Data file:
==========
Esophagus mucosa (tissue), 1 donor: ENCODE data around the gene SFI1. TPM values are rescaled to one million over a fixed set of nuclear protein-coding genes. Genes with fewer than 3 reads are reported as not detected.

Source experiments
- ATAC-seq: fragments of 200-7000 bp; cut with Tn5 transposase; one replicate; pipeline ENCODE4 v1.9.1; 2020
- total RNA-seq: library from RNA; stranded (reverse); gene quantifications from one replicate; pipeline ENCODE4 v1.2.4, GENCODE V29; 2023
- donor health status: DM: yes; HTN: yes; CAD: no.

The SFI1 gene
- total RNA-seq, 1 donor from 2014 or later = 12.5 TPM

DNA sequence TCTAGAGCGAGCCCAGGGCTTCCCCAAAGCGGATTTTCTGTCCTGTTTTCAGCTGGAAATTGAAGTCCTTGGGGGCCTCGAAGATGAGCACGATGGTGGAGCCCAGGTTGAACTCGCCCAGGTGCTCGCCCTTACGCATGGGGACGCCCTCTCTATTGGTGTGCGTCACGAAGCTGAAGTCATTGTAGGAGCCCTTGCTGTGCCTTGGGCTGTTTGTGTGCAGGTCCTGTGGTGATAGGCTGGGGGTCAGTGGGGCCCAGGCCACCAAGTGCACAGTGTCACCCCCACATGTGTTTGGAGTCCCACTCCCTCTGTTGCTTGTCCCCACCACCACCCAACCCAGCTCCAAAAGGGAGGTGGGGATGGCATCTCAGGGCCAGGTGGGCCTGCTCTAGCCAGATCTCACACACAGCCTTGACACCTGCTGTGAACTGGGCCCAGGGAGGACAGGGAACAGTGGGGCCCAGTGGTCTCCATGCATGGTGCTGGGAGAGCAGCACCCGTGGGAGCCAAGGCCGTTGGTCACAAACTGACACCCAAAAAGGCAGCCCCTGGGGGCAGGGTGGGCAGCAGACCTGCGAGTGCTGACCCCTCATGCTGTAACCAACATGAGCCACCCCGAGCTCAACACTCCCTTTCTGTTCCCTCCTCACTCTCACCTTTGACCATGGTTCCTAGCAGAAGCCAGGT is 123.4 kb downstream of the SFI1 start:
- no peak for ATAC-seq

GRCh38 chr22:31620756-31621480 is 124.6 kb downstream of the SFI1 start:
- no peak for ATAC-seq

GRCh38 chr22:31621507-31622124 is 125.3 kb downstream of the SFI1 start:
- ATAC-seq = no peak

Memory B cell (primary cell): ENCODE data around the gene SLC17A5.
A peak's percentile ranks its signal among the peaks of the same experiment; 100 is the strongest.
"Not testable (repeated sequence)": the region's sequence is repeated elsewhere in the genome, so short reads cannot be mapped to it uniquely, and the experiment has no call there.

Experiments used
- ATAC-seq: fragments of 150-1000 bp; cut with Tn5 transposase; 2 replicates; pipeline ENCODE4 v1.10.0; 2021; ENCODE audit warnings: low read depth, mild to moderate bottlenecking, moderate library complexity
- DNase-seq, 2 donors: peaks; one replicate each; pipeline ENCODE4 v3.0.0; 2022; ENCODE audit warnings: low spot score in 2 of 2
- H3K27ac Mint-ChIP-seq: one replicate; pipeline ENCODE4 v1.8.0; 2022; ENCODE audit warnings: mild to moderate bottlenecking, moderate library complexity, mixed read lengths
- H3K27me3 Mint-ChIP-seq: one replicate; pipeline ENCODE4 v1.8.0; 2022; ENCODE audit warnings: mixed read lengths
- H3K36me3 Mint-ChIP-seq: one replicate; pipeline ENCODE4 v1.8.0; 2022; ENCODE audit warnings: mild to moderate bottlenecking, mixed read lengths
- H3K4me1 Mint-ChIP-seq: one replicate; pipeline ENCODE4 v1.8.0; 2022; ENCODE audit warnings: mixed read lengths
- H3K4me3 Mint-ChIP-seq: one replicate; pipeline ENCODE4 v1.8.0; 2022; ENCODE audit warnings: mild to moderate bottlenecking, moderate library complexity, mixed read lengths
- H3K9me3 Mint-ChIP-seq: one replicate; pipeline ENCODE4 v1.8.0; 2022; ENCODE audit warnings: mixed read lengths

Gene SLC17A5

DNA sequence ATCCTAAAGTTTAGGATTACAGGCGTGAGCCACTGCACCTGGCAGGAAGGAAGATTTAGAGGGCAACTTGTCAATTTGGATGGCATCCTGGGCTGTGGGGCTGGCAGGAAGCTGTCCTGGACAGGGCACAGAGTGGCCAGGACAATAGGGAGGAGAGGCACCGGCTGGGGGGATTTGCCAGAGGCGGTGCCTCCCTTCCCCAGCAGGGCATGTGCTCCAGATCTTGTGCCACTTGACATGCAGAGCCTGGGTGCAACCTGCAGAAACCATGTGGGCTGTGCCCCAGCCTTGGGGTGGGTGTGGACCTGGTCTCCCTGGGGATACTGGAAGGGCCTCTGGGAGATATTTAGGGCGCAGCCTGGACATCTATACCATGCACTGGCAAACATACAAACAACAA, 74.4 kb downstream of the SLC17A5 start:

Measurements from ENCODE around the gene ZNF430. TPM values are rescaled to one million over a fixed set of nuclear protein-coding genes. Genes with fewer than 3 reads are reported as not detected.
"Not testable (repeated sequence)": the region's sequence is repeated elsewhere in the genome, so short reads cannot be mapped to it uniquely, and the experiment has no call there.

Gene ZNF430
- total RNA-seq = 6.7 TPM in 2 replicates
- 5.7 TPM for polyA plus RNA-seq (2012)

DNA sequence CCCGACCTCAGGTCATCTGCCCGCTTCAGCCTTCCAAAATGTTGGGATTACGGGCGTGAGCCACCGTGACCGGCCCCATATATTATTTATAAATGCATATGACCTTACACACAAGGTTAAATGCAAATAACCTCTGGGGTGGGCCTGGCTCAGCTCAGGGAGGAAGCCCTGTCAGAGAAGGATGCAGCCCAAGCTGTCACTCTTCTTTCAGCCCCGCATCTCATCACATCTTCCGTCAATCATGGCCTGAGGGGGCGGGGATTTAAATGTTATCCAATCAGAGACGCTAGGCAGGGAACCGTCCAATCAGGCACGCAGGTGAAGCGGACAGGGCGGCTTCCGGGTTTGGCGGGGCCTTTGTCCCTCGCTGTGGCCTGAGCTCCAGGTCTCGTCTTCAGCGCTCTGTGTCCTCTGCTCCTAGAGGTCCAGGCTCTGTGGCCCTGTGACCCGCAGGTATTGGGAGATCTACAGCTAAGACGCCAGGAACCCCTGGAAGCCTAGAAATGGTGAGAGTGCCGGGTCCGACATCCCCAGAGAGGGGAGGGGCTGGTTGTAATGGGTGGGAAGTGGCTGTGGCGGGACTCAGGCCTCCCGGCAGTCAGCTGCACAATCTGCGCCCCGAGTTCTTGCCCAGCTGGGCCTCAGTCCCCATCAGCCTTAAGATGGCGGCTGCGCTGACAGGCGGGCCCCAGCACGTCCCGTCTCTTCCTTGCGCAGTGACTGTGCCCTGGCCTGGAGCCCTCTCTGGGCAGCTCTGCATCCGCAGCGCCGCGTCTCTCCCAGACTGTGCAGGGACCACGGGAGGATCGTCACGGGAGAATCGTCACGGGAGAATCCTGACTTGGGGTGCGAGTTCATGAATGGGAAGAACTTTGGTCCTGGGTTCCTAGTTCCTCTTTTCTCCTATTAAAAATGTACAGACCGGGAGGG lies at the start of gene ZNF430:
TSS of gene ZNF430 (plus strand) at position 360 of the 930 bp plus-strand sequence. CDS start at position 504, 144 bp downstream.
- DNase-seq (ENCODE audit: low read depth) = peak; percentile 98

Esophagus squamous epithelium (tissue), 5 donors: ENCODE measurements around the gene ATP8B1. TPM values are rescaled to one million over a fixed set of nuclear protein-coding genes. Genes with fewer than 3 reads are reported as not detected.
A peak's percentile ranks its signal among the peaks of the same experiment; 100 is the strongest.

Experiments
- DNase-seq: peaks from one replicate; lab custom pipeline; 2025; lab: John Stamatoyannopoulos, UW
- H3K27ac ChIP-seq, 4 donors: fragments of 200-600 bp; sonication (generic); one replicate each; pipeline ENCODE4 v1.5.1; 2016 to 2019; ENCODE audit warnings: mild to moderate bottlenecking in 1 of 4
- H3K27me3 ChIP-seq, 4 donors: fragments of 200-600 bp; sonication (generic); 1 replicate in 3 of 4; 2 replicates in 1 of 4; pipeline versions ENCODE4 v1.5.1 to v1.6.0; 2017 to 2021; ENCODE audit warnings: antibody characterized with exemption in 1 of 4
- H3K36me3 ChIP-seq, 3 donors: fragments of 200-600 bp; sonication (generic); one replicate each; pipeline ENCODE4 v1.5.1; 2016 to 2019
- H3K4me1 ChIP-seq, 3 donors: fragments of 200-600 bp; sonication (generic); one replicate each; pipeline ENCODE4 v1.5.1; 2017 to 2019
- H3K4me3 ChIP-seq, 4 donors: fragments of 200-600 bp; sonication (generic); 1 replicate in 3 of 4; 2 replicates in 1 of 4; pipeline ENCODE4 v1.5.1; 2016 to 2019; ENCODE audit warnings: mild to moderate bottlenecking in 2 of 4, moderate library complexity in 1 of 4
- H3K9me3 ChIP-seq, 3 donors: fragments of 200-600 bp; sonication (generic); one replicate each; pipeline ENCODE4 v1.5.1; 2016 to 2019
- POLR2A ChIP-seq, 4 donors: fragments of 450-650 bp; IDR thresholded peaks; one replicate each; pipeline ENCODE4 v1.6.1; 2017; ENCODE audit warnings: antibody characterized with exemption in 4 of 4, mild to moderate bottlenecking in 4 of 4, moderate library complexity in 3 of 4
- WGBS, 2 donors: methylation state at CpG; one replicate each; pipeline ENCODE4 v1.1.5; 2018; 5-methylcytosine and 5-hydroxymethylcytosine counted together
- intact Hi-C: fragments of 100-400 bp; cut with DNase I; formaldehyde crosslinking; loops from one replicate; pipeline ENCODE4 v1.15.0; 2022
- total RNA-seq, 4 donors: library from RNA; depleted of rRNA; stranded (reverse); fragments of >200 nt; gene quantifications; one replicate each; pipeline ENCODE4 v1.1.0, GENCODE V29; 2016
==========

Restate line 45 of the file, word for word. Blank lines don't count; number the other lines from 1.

- H3K9me3 ChIP-seq, 3 donors: fragments of 200-600 bp; sonication (generic); one replicate each; pipeline ENCODE4 v1.5.1; 2016 to 2019